Wagoner v. Social Security Administration Commissioner

Filing 11

MEMORANDUM OPINION. Signed by Honorable James R. Marschewski on March 3, 2011. (rw)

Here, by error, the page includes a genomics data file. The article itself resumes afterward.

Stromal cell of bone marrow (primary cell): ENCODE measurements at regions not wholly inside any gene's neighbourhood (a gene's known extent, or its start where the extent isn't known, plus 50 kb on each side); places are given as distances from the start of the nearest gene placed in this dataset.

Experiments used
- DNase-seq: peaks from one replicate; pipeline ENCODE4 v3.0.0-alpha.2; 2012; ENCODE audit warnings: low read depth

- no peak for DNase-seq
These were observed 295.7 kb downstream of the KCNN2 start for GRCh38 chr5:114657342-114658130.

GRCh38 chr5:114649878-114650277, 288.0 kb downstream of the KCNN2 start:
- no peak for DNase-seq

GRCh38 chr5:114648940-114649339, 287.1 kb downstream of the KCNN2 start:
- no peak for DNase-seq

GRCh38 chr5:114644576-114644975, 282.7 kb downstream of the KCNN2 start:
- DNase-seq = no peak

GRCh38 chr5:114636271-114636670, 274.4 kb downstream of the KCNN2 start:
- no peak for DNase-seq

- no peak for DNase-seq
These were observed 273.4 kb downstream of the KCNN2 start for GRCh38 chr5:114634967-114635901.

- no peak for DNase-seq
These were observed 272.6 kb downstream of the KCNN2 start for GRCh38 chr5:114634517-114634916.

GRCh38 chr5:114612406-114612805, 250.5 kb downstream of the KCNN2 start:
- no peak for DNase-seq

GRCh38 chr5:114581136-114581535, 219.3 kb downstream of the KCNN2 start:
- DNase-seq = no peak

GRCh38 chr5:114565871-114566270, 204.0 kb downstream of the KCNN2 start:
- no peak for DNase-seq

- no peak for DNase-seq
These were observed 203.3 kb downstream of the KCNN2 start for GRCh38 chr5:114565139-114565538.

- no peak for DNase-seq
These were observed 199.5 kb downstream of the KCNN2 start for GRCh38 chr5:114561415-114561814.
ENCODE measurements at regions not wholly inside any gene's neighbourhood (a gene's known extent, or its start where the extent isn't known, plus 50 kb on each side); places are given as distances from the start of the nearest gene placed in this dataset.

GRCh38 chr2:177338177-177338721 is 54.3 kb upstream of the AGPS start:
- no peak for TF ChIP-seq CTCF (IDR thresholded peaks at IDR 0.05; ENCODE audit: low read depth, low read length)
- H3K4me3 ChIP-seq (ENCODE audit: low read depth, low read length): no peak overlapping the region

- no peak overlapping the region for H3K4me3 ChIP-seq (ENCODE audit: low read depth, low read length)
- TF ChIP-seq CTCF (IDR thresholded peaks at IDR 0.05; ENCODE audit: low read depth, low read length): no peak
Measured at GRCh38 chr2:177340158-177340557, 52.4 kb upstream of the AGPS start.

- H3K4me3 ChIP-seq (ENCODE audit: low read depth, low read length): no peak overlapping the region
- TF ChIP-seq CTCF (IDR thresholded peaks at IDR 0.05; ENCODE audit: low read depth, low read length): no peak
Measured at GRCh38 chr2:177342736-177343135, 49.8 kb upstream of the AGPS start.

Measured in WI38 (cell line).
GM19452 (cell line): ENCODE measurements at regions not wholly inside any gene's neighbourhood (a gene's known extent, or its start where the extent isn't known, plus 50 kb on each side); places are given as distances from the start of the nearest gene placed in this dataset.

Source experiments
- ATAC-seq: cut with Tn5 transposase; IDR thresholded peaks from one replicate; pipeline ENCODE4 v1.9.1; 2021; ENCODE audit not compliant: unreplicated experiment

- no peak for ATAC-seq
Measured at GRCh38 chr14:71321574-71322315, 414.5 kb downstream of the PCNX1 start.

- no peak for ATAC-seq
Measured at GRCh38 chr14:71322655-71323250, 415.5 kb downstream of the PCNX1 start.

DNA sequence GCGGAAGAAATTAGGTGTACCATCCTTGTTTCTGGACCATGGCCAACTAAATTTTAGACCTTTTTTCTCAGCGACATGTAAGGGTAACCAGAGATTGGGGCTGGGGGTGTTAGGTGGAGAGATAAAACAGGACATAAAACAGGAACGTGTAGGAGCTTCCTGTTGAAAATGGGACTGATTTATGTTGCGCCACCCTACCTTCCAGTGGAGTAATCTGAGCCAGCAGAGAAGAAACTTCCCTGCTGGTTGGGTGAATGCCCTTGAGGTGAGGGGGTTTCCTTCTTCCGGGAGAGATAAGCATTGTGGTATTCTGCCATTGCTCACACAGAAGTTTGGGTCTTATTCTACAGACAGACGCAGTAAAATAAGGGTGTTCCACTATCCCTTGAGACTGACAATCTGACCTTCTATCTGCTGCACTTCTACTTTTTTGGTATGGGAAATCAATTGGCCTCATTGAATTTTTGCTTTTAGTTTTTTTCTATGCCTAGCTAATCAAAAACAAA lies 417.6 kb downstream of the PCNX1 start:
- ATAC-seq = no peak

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Wagoner v. Social Security Administration Commissioner Doc. 11 IN THE UNITED STATES DISTRICT COURT WESTERN DISTRICT OF ARKANSAS HARRISON DIVISION JONATHAN T. WAGONER v. Civil No. 09-3076 PLAINTIFF MICHAEL J. ASTRUE, Commissioner Social Security Administration MEMORANDUM OPINION DEFENDANT Plaintiff, Jonathan Wagoner, brings this action under 42 U.S.C. 405(g), seeking judicial review of a decision of the Commissioner of Social Security Administration (Commissioner) denying his claim for a period of disability and disability insurance benefits ("DIB") under Title II of the Social Security Act (hereinafter "the Act"), 42 U.S.C. 423(d)(1)(A), 1382c(a)(3)(A). In this judicial review, the court must determine whether there is substantial evidence in the administrative record to support the Commissioner's decision. See 42 U.S.C. 405(g). I. Procedural Background: The plaintiff filed his application for DIB on February 12, 2007, alleging an onset date of February 6, 2007, due to degenerative disk disease of his lower back; status post comminuted fracture to his right foot; mood disorder; anxiety disorder; and, shoulder, elbow, and wrist pain. Tr. 9, 122, 161, 176-178, 204, 210, 235, 272-274. The Agency denied his application initially and on reconsideration. Tr. 9, 91, 96. An administrative hearing was held on December 2, 2008. Tr. 21-73. Plaintiff was present and represented by counsel. At this time, plaintiff was 49 years of age and possessed a high school education. Tr. 25, 29. He had past relevant work ("PRW") experience as a farm worker, dump truck driver, motor grader operator, and fiberglass boat manufacturer. Tr. 19, 25. AO72A (Rev. 8/82) Dockets.Justia.com On April 17, 2009, the Administrative Law Judge ("ALJ") concluded that, although severe, plaintiff's degenerative disk disease, status post comminuted fracture of the right foot, mood disorder, and anxiety disorder did not meet or equal any Appendix 1 listing. Tr. 11-13. The ALJ determined that plaintiff maintained the residual functional capacity ("RFC") to perform light work involving only incidental interpersonal contact with others. Tr. 13-19. With the assistance of a vocational expert, the ALJ then found that plaintiff could perform work as a small parts assembler, inspector, or sorter. Tr. 19-20. Plaintiff appealed this decision to the Appeals Council, but said request for review was denied on October 27, 2009. Tr. 1-4. Subsequently, plaintiff filed this action. ECF No. 1. This case is before the undersigned by consent of the parties. Both parties have filed appeal briefs, and the case is now ready for decision. ECF No. 9, 10. II. Applicable Law: This court's role is to determine whether the Commissioner's findings are supported by substantial evidence on the record as a whole. Cox v. Astrue, 495 F.3d 614, 617 (8th Cir. 2007). Substantial evidence is less than a preponderance, but enough that a reasonable mind would find it adequate to support the Commissioner's decision. Id. "Our review extends beyond examining the record to find substantial evidence in support of the ALJ's decision; we also consider evidence in the record that fairly detracts from that decision." Id. As long as there is substantial evidence in the record to support the Commissioner's decision, the court may not reverse the decision simply because substantial evidence exists in the record to support a contrary outcome, or because the court would have decided the case differently. Haley v. Massanari, 258 F.3d 742, 747 (8th Cir. 2001). If we find it possible "to draw two inconsistent positions from the evidence, 2 AO72A (Rev. 8/82) and one of those positions represents the Secretary's findings, we must affirm the decision of the Secretary." Cox, 495 F.3d at 617 (internal quotation and alteration omitted). It is well-established that a claimant for Social Security disability benefits has the burden of proving his disability by establishing a physical or mental disability that has lasted at least one year and that prevents him from engaging in any substantial gainful activity. Pearsall v. Massanari, 274 F.3d 1211, 1217 (8th Cir.2001); see also 42 U.S.C. 423(d)(1)(A), 1382c(a)(3)(A). The Act defines "physical or mental impairment" as "an impairment that results from anatomical, physiological, or psychological abnormalities which are demonstrable by medically acceptable clinical and laboratory diagnostic techniques." 42 U.S.C. 423(d)(3), 1382(3)(c). A plaintiff must show that his disability, not simply his impairment, has lasted for at least twelve consecutive months. A. The Evaluation Process: The Commissioner's regulations require him to apply a five-step sequential evaluation process to each claim for disability benefits: (1) whether the claimant has engaged in substantial gainful activity since filing his or her claim; (2) whether the claimant has a severe physical and/or mental impairment or combination of impairments; (3) whether the impairment(s) meet or equal an impairment in the listings; (4) whether the impairment(s) prevent the claimant from doing past relevant work; and, (5) whether the claimant is able to perform other work in the national economy given his or her age, education, and experience. See 20 C.F.R. 404.1520(a)(f)(2003). Only if the final stage is reached does the fact finder consider the plaintiff's age, education, and work experience in light of his or her residual functional capacity. See McCoy v. Schweiker, 683 F.2d 1138, 1141-42 (8th Cir. 1982); 20 C .F.R. 404.1520, 416.920 (2003). 3 AO72A (Rev. 8/82) III. Discussion: Of particular concern to the undersigned is the RFC assigned by the ALJ. RFC is the most a person can do despite that person's limitations. 20 C.F.R. 404.1545(a)(1). A disability claimant has the burden of establishing his or her RFC. See Masterson v. Barnhart, 363 F.3d 731, 737 (8th Cir.2004). "The ALJ determines a claimant's RFC based on all relevant evidence in the record, including medical records, observations of treating physicians and others, and the claimant's own descriptions of his or her limitations." Davidson v. Astrue, 578 F.3d 838, 844 (8th Cir. 2009); Eichelberger v. Barnhart, 390 F.3d 584, 591 (8th Cir. 2004); Guilliams v. Barnhart, 393 F.3d 798, 801 (8th Cir. 2005). Limitations resulting from symptoms such as pain are also factored into the assessment. 20 C.F.R. 404.1545(a)(3). The United States Court of Appeals for the Eighth Circuit has held that a "claimant's residual functional capacity is a medical question." Lauer v. Apfel, 245 F.3d 700, 704 (8th Cir. 2001). Therefore, an ALJ's determination concerning a claimant's RFC must be supported by medical evidence that addresses the claimant's ability to function in the workplace." Lewis v. Barnhart, 353 F.3d 642, 646 (8th Cir. 2003). The evidence reveals that Plaintiff suffered a crush injury to his right foot in 1999 for which he underwent surgery and physical therapy. Tr. 33, 37, 326-341, 387-395, 398-420. His foot was crushed to the point he no longer had a natural arch support and had to wear a special shoe with an orthopedic arch support. Tr. 487-493. It does not, however, appear that his was taken into consideration in the ALJ's RFC assessment, which contains no standing or walking limitations. 4 AO72A (Rev. 8/82) In addition, Plaintiff testified that he was involved in a motor vehicle accident in 2000, in which he hurt his neck and back. Tr. 36-37, 422-438. Initially, testing revealed a very small posterolateral paraforaminal disk herniation on the right of the C6-7 vertebra and degenerative disk changes at the C4-5 and C6-7 levels with mild right C6-7 level neuroforaminal narrowing from spurring. Tr. 333. An MRI of his spine conducted in February 2006 revealed abnormal a disk bulge/protrusion of disk material at the L4-5 level. Tr. 459-460. X-rays also showed spondylosis. Tr. 548. A CT of his lumbar spine performed in June 2006 evidenced degenerative changes at the L4-5 and L5-S1 levels, broad based disk bulges at these levels, and left lateral stenosis and bilateral neural foraminal narrowing at the L4-5 level. Tr. 484-485. Further, a general physical exam conducted in 2007 revealed a limited range of motion in his lumbar spine and noted mid-tarsal joint fusion in the right foot. Tr. 487-493 From a mental perspective, the evidence also indicated that Plaintiff had been diagnosed with both depressive disorder, panic disorder, and anxiety disorder. He reported a depressed mood, a lack of energy, difficulty sleeping, panic attacks, difficulty concentrating, frustration, and irritability. In May 2007, Dr. Nichols assessed Plaintiff with a global assessment of functioning ("GAF") score of 47 and found marked interference with his ability to perform activities of daily living. Tr. 504-508. Various medical records from Plaintiff's treating psychiatrist, Dr. Christopher Winslow, indicate that he had diagnosed Plaintiff with major depressive disorder, panic disorder with agoraphobia, and generalized anxiety disorder and assessed him with a GAF of 49. Treatment notes document that Plaintiff attended appointments with Dr. Winslow on a monthly basis and tried several anti-depressant/anti-anxiety medications to combat his illnesses, but met with little long-term treatment success. Tr. 537-547, 591-624, 5 AO72A (Rev. 8/82) 699-729. Many of the medications had intolerable side effects, such as increased fatigue and sedation, or merely lost their effectiveness within a few months of treatment. On December 9, 2008, Plaintiff was evaluated by Dr. Vann Smith, who diagnosed Plaintiff with cognitive dysfunction, mood disorder, anxiety disorder, and chronic pain syndrome. Tr. 630-639. He assessed Plaintiff with a GAF of 30-35. Dr. Smith concluded Plaintiff would be unable to meet competitive standards with regard to remembering work-like procedures; maintaining attention for two hour segments; maintaining regular attendance and being punctual within customary usually strict tolerances; sustaining an ordinary routine without special supervision; completing a normal workday and workweek without interruptions from psychologically based symptoms; performing at a consistent pace without an unreasonable number and length of rest periods; understanding, remembering, and carrying out detailed instructions; setting realistic goals or make plans independently of others; and, dealing with the stress of semiskilled and skilled work. He also found Plaintiff was seriously limited but not precluded from understanding, remembering, and carrying out short and simple instructions; working in coordination with or proximity to others without being unduly distracted; making simple work-related decisions; asking simple questions or requesting assistance; accepting instructions and responding appropriately to criticism from supervisors; getting along with coworkers or peers without unduly distracting them or exhibiting behavioral extremes; responding appropriately to changes in a routine work setting; dealing with normal work stresses; being aware of normal hazards and taking appropriate precautions; interacting appropriately with the general public; maintaining socially appropriate behavior; traveling in unfamiliar places; and, 6 AO72A (Rev. 8/82) using public transportation. Dr. Smith indicated that Plaintiff would likely miss more than four days per month of work due to his symptoms and treatment. Tr. 630-639, 734-744. On December 16, 2008, Dr. Winslow completed a mental RFC assessment. Tr. 641-653, 745-751. He indicated that he had treated Plaintiff since May 21, 2007, on a monthly basis. Dr. Winslow assessed Plaintiff with a GAF of 50, stating that he had tried several medications with only partial responses and remained symptomatic and impaired. He noted that Plaintiff presented with chronic constriction of affect, anergia, and negativistic anxiety. Plaintiff's prognosis was documented to be fair. Dr. Winslow was of the opinion that Plaintiff would be unable to meet competitive standards with regard to maintaining regular attendance and being punctual within customary and usually strict tolerances; completing a normal workday and workweek without interruptions from psychologically based symptoms; and, performing at a consistent pace without an unreasonable number and length of rest periods. He also found Plaintiff's ability to maintain attention for two hour segments; deal with normal work stress; carry out detailed instructions; set realistic goals or make plans independently of others; and, deal with stress of semiskilled and skilled work to be seriously limited, but not precluded. Dr. Winslow was also of the opinion that Plaintiff would likely miss more than four days of work per month due to his impairments and treatment. Tr. 641-653, 745-751. The ALJ determined Plaintiff could perform light work involving only incidental interpersonal contact with others. However, given Plaintiff's foot impairment and the bulging disks in his back, we do not find substantial evidence to support this RFC assessment. It seems clear to the undersigned that an individual with the residuals of a foot injury on this level, herniated disks, and degenerative disk disease would have some limitations with regard to 7 AO72A (Rev. 8/82) climbing, balancing, kneeling, crawling, sitting, walking, and standing. See Reeder v. Apfel, 214 F.3d 984, 988 (8th Cir. 2000) (holding that the ALJ is not free to ignore medical evidence, rather must consider the whole record). As such, we believe that remand is necessary to allow the ALJ to reevaluate Plaintiff's RFC. As the evidence also indicates that Plaintiff was suffering from anxiety and depression to the extent that his treating and two consultative doctors assessed him with a GAF score in the 41-49 range, which is indicative of serious symptoms or a serious impairment in social, occupational, or school functioning, we believe remand is also necessary to allow the ALJ to reevaluate Plaintiff's mental RFC. See DIAGNOSTIC AND STATISTICAL MANUAL OF MENTAL DISORDERS IV-TR 34 (4th ed. 2000). We note that the ALJ chose to dismiss Dr. Winslow's RFC assessment, mainly on the basis that Plaintiff reported being able to fish more and work in his garden in June 2008. However, the ALJ is reminded that the evaluation of a mental impairment is often more complicated than the evaluation of a claimed physical impairment. Andler v. Chater, 100 F.3d 1389, 1393 (8th Cir. 1996). Evidence of symptom-free periods, which may negate the finding of a physical disability, do not compel a finding that disability based on a mental disorder has ceased. Id. Mental illness can be extremely difficult to predict, and remissions are often of "uncertain duration and marked by the impending possibility of relapse." Id. Individuals suffering from mental disorders often have their lives structured to minimize stress and help control their symptoms, indicating that they may actually be more impaired than their symptoms indicate. Hutsell v. Massanari, 259 F.3d 707, 711 (8th Cir.2001); 20 C.F.R. Pt. 404, Subpt. P., App. 1, 12.00(E) (1999). This limited tolerance for stress is particularly relevant because a claimant's residual functional capacity is based on their ability to perform the 8 AO72A (Rev. 8/82) requisite physical acts day in and day out, in the sometimes competitive and stressful conditions in which real people work in the real world." McCoy v. Schweiker, 683 F.2d 1138, 1147 (8th Cir. 1982) (abrogated on other grounds). Given Plaintiff's history of limited response to medication and treatment, we simply do not find that his ability to fish or perform some limited garden work for a short period of time constituted substantial evidence upon which to negate his overall symptomology and render him capable of returning to work. Therefore, on remand, the ALJ is advised to reconsider Dr. Winslow's RFC assessment in conjunction with his treatment notes documenting Plaintiff's very limited progress and response to medication. IV. Conclusion: Accordingly, we conclude that the ALJ's decision is not supported by substantial evidence and should be reversed and remanded to the Commissioner for further consideration pursuant to sentence four of 42 U.S.C. 405(g). DATED this 3rd day of March 2011. /s/ J. Marschewski HON. JAMES R. MARSCHEWSKI CHIEF UNITED STATES MAGISTRATE JUDGE 9 AO72A (Rev. 8/82)